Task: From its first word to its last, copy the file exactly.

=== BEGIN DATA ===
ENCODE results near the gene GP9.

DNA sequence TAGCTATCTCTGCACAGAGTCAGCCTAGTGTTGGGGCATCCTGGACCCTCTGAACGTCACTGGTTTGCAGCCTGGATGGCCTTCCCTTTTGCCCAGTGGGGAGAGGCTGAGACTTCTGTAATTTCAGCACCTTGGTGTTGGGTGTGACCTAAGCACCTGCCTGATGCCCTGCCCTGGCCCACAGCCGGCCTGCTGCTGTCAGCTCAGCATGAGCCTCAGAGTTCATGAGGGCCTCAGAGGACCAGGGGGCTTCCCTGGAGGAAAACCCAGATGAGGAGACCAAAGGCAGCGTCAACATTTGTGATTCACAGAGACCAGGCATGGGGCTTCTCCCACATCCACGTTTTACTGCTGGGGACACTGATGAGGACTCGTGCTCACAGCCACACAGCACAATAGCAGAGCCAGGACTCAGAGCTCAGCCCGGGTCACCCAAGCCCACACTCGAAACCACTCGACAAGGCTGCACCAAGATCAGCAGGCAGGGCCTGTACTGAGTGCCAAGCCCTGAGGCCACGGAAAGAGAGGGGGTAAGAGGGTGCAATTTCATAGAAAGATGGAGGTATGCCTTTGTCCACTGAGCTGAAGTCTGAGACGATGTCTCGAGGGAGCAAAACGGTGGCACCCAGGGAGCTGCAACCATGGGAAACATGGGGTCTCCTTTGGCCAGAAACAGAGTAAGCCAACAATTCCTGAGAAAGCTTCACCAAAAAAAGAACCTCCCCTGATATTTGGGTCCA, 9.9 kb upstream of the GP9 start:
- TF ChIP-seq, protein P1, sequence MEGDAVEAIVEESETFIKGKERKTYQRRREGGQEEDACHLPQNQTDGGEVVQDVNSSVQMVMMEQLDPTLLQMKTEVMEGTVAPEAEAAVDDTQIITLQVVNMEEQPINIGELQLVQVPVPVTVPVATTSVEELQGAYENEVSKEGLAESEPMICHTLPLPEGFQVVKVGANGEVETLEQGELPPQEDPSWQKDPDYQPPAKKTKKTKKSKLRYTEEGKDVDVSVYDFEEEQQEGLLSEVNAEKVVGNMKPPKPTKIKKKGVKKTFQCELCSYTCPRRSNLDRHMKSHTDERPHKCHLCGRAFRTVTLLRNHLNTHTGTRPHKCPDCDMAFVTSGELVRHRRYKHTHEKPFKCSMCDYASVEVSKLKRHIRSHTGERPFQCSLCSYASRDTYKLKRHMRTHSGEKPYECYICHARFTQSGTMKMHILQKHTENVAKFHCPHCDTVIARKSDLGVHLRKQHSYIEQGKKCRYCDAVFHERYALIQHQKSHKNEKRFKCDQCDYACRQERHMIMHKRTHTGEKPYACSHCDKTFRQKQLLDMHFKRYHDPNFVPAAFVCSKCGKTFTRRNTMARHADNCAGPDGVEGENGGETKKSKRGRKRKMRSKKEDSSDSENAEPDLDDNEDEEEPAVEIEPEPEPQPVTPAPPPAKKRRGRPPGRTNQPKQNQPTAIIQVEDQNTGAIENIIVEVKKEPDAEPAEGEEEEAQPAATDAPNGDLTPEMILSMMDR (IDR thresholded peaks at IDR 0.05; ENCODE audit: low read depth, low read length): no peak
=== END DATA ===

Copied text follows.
ENCODE results near the gene GP9.

DNA sequence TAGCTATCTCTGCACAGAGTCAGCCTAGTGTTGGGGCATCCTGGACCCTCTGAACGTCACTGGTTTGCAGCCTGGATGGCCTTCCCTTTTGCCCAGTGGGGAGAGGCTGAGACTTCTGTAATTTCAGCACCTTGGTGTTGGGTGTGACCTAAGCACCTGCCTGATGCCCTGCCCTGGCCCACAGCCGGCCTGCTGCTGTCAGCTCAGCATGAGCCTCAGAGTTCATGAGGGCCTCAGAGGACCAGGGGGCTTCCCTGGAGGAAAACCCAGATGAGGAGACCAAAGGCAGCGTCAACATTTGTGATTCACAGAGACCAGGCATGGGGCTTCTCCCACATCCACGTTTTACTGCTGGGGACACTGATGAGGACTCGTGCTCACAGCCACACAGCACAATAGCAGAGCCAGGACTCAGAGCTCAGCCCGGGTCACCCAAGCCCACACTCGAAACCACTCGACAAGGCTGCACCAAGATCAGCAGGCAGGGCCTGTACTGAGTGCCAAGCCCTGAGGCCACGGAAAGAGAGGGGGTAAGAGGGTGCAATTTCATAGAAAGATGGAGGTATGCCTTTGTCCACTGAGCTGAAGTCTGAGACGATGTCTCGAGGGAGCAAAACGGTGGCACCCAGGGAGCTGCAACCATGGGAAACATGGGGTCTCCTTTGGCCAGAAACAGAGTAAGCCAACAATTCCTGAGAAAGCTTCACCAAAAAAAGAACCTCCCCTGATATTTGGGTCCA, 9.9 kb upstream of the GP9 start:
- TF ChIP-seq, protein P1, sequence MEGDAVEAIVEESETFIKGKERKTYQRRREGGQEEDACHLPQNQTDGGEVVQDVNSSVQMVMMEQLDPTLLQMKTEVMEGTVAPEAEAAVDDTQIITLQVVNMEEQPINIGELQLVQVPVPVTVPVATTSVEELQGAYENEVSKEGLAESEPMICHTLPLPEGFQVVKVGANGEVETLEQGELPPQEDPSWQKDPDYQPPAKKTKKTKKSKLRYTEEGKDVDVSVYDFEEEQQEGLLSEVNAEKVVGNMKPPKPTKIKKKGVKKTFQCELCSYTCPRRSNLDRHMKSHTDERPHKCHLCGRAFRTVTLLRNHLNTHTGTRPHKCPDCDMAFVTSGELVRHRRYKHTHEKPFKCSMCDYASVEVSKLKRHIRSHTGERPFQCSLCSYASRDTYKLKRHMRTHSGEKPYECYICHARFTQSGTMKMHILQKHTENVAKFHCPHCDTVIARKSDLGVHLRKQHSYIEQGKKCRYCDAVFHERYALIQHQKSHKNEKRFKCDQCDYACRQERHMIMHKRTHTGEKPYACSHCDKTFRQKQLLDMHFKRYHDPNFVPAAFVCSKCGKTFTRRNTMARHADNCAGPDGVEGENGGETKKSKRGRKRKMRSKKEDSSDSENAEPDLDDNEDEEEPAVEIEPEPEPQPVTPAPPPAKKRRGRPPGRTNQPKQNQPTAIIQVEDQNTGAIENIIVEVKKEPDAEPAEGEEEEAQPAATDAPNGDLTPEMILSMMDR (IDR thresholded peaks at IDR 0.05; ENCODE audit: low read depth, low read length): no peak